– MethodInfo.Invoke will catch and rethrow exceptions as a TargetInvocationException, with an inner exception of the original exception.
    – Exceptions crossing appdomain boundaries will get caught + marshaled across the appdomain boundary + rethrown  on the other side.

  2. People commonly get burned by this because most people (for good reason) don’t stop on first-chance exceptions. So by the time you gets the unhandled exception notification, the useful info has already been lost via catch/rethrow.  

  3. This can be especially tough for unhandled exception bug reports.


Comments (18)

  1. Peter Ritchie says:

    Nice collection of usually disparate information.

    One thing I would add is that you sometimes want to make use of the stack-hiding side effects of rethrow.  If you’re calling into security-related code, or making use of code that sends sensitive information as parameters (i.e. on the stack) a catch/rethrow will make sure that sensitive information isn’t propagated.

  2. Peter –

    That’s a good reason to use catch/rethrow for an app; ignoring  the debugger.

    I want to be clear to others thought that the debugger has complete control over a debuggee. While an app can hide things from other parts of the app (via CAS, etc), the debuggee can’t hide things from a determined debugger.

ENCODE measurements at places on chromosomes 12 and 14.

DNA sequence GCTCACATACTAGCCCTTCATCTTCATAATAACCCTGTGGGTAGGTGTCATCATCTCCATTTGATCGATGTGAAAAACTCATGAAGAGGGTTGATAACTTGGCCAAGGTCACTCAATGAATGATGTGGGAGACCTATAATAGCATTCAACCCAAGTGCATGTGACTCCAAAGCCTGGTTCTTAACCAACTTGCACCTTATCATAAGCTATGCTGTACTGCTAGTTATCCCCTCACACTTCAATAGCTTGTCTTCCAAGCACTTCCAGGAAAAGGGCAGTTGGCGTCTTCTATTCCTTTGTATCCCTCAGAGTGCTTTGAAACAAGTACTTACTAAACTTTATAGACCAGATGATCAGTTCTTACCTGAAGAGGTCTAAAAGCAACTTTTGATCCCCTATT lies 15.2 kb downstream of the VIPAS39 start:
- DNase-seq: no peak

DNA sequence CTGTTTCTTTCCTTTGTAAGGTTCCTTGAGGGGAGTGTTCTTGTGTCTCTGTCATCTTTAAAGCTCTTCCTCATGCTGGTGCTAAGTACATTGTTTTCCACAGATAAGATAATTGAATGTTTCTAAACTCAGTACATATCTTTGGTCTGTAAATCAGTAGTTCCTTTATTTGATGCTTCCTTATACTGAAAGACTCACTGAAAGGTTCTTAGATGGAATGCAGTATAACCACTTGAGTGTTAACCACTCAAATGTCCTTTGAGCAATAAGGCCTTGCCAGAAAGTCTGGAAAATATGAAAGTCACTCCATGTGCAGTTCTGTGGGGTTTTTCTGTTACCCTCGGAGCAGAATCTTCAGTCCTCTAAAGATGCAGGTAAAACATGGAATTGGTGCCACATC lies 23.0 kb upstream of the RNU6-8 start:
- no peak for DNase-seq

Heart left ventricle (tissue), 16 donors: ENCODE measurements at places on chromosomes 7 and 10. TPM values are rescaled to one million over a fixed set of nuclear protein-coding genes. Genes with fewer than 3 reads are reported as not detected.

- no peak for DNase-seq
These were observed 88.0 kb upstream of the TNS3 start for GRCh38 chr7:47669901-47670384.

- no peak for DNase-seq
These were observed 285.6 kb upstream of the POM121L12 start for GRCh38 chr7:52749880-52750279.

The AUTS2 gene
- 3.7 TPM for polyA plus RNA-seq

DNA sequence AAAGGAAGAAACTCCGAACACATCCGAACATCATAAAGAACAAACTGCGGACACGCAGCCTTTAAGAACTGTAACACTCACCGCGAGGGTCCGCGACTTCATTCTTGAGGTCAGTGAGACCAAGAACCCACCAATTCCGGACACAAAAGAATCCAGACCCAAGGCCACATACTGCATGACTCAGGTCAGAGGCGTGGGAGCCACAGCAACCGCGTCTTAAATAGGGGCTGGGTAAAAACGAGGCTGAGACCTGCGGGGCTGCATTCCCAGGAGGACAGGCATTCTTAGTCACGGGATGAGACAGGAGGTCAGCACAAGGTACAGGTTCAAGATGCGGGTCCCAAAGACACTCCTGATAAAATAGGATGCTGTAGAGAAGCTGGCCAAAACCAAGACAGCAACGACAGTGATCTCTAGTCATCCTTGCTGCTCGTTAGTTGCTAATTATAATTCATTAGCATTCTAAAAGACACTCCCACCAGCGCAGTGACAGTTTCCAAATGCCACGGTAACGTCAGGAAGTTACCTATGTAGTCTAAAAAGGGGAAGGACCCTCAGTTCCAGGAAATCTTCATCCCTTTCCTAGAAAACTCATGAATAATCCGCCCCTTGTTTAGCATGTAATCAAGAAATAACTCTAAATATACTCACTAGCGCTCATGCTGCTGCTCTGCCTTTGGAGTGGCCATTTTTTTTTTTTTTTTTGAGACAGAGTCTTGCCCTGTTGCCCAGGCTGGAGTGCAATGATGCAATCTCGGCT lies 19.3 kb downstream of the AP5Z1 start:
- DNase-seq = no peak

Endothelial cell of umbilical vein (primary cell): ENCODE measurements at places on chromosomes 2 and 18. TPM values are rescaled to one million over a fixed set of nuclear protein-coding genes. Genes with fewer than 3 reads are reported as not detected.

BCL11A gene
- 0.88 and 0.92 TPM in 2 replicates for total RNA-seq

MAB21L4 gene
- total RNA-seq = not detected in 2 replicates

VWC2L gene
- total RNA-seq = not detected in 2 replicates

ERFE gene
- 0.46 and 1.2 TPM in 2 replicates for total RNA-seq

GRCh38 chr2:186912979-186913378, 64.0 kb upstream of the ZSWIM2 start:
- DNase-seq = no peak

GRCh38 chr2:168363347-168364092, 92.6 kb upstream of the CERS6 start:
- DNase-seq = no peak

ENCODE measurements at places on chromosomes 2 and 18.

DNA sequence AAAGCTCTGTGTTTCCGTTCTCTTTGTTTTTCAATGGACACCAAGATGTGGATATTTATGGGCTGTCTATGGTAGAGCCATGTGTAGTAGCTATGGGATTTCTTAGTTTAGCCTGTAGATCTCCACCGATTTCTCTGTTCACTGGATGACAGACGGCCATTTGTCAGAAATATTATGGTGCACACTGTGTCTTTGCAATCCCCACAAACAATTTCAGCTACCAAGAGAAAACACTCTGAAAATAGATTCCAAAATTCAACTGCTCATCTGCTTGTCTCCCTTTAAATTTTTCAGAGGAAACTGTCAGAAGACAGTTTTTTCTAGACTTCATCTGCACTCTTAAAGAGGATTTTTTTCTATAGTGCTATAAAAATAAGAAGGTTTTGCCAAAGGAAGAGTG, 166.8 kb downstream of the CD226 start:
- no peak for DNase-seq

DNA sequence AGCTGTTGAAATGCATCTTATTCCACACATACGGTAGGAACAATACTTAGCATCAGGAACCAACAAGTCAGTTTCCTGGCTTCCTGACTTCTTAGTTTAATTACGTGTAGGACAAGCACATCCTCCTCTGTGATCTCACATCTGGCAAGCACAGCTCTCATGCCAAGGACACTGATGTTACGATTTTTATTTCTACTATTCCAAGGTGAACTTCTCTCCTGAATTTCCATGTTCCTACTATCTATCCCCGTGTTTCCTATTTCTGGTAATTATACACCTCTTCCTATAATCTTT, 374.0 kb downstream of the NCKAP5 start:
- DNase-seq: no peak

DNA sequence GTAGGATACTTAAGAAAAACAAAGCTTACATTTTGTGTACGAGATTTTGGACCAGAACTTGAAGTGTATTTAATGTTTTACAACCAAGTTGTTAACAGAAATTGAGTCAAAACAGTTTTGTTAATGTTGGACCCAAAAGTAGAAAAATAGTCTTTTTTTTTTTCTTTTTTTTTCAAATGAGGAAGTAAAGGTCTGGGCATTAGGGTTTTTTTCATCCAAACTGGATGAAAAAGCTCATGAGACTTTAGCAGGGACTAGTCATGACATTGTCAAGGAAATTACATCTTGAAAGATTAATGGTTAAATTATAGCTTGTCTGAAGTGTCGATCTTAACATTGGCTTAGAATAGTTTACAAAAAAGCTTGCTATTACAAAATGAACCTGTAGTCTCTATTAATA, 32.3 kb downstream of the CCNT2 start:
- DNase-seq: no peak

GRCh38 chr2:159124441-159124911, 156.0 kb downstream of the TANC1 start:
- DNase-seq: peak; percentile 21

Regardless, as cute trivia, if you *really* want to hide the stack, consider:

    Exception e = null;

    try {

      SecuritySensitiveMethod();

    }

    catch(Exception e2)

    {

      e = e2;

    }

    if (e != null) throw MyNewException(e);

  3. Is there a way to make the debugger stop for the case above even if that is not my code?

    I find that I need that fairly often, when exception redirection is done two layers too deep and I don’t get the correct information

  4. It also changes the line number in the stacktrace in the method that rethrows (since the rethrow becomes the site of throw in that method).

  5. DAL says:

    Mike,

    FWIW, some trivia…

    The stack isn’t "lost" if the original exception is rethrown as the inner exception of a new exception object, which chains the exception objects together. Using a catch-wrap-throw pattern ensures that the original stack trace is available, even across multiple catch–wrap-throws.

      try

       {

       Func();

       }

      catch(Exception ex)

       {

       throw new Exception("msg",ex);         }

       }